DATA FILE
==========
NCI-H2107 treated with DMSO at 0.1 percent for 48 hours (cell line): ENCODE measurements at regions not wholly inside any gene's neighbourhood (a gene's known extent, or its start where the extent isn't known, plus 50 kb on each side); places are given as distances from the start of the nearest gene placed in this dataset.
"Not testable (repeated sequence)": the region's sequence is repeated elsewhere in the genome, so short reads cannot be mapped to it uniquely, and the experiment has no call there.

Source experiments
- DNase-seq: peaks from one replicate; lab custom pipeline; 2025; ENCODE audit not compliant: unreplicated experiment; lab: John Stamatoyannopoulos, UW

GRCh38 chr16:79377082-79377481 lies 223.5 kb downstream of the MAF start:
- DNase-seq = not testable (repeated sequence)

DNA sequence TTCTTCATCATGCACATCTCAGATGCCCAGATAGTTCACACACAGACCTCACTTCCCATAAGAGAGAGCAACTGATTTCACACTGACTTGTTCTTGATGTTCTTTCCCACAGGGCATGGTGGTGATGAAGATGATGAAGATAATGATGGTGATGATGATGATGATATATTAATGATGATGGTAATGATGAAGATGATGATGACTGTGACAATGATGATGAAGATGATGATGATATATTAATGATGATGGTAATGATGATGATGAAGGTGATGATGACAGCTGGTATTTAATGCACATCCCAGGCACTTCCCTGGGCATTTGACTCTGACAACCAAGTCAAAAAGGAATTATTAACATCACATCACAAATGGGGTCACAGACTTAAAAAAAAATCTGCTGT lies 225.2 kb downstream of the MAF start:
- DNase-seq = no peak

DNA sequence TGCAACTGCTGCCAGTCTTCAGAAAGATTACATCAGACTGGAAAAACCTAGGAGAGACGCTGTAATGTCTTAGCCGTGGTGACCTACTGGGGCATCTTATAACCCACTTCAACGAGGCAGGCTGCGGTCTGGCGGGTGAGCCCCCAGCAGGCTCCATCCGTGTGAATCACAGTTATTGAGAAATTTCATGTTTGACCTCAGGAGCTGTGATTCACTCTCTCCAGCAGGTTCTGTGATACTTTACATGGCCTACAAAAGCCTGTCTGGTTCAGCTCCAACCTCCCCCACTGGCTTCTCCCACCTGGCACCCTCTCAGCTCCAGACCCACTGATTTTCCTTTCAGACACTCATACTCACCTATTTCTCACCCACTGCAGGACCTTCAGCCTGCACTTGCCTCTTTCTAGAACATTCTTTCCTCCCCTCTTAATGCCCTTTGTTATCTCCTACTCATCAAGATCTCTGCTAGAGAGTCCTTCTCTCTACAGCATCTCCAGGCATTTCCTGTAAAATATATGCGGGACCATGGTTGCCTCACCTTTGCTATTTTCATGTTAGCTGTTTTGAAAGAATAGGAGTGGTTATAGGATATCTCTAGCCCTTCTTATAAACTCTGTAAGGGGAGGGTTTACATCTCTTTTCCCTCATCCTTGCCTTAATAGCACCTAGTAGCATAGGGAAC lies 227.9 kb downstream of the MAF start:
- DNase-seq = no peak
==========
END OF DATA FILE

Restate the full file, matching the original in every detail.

NCI-H2107 treated with DMSO at 0.1 percent for 48 hours (cell line): ENCODE measurements at regions not wholly inside any gene's neighbourhood (a gene's known extent, or its start where the extent isn't known, plus 50 kb on each side); places are given as distances from the start of the nearest gene placed in this dataset.
"Not testable (repeated sequence)": the region's sequence is repeated elsewhere in the genome, so short reads cannot be mapped to it uniquely, and the experiment has no call there.

Source experiments
- DNase-seq: peaks from one replicate; lab custom pipeline; 2025; ENCODE audit not compliant: unreplicated experiment; lab: John Stamatoyannopoulos, UW

GRCh38 chr16:79377082-79377481 lies 223.5 kb downstream of the MAF start:
- DNase-seq = not testable (repeated sequence)

DNA sequence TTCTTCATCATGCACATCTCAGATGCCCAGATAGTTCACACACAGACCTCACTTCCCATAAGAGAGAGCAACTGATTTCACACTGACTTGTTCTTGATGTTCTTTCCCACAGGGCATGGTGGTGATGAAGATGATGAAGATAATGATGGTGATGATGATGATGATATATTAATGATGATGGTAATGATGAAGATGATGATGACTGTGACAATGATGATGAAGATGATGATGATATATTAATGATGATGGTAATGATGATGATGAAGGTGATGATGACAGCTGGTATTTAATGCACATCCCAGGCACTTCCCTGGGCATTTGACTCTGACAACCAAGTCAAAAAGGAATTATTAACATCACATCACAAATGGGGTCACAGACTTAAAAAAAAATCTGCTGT lies 225.2 kb downstream of the MAF start:
- DNase-seq = no peak

DNA sequence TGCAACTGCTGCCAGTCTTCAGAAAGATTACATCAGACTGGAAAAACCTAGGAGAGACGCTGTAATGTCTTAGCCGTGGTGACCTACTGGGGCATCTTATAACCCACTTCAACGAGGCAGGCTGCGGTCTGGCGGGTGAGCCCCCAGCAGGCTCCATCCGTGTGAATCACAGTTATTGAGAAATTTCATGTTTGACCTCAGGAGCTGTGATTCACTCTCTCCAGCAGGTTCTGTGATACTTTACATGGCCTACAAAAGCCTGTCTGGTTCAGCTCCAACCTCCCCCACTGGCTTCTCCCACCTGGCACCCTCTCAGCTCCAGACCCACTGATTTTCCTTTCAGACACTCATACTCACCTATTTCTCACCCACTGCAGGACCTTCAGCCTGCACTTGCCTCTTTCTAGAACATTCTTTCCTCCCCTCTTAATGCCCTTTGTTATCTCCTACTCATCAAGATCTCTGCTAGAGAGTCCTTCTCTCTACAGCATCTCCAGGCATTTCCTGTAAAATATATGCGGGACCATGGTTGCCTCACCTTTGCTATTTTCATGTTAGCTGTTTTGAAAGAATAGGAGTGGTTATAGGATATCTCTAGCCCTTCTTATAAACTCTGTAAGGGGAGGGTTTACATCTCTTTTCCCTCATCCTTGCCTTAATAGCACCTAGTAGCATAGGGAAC lies 227.9 kb downstream of the MAF start:
- DNase-seq = no peak